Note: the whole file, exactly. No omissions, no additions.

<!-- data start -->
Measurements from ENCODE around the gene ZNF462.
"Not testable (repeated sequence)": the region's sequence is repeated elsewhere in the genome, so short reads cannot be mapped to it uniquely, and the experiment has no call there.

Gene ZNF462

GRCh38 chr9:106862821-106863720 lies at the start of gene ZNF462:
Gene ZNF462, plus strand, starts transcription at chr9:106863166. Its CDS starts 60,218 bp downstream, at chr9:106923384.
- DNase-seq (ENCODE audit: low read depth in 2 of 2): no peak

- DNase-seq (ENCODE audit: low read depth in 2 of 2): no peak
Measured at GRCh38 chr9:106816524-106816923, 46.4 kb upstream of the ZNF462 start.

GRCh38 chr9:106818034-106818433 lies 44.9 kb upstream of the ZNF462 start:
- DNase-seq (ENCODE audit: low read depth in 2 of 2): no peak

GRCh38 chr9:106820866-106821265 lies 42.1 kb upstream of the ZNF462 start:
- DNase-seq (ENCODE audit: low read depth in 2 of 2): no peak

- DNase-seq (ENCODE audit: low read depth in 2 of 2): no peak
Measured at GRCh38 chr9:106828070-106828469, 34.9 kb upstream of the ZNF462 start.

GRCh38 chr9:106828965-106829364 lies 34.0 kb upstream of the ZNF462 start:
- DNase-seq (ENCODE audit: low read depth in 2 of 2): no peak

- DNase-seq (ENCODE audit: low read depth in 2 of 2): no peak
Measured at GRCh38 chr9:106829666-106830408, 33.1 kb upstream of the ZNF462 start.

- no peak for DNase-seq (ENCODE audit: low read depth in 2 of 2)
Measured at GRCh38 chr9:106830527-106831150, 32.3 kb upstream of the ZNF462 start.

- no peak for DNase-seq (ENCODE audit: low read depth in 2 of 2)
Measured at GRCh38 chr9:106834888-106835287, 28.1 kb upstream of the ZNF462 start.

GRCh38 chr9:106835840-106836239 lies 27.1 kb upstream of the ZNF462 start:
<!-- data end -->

Measurements from ENCODE around the gene ZNF462.
"Not testable (repeated sequence)": the region's sequence is repeated elsewhere in the genome, so short reads cannot be mapped to it uniquely, and the experiment has no call there.

Gene ZNF462

GRCh38 chr9:106862821-106863720 lies at the start of gene ZNF462:
Gene ZNF462, plus strand, starts transcription at chr9:106863166. Its CDS starts 60,218 bp downstream, at chr9:106923384.
- DNase-seq (ENCODE audit: low read depth in 2 of 2): no peak

- DNase-seq (ENCODE audit: low read depth in 2 of 2): no peak
Measured at GRCh38 chr9:106816524-106816923, 46.4 kb upstream of the ZNF462 start.

GRCh38 chr9:106818034-106818433 lies 44.9 kb upstream of the ZNF462 start:
- DNase-seq (ENCODE audit: low read depth in 2 of 2): no peak

GRCh38 chr9:106820866-106821265 lies 42.1 kb upstream of the ZNF462 start:
- DNase-seq (ENCODE audit: low read depth in 2 of 2): no peak

- DNase-seq (ENCODE audit: low read depth in 2 of 2): no peak
Measured at GRCh38 chr9:106828070-106828469, 34.9 kb upstream of the ZNF462 start.

GRCh38 chr9:106828965-106829364 lies 34.0 kb upstream of the ZNF462 start:
- DNase-seq (ENCODE audit: low read depth in 2 of 2): no peak

- DNase-seq (ENCODE audit: low read depth in 2 of 2): no peak
Measured at GRCh38 chr9:106829666-106830408, 33.1 kb upstream of the ZNF462 start.

- no peak for DNase-seq (ENCODE audit: low read depth in 2 of 2)
Measured at GRCh38 chr9:106830527-106831150, 32.3 kb upstream of the ZNF462 start.

- no peak for DNase-seq (ENCODE audit: low read depth in 2 of 2)
Measured at GRCh38 chr9:106834888-106835287, 28.1 kb upstream of the ZNF462 start.

GRCh38 chr9:106835840-106836239 lies 27.1 kb upstream of the ZNF462 start: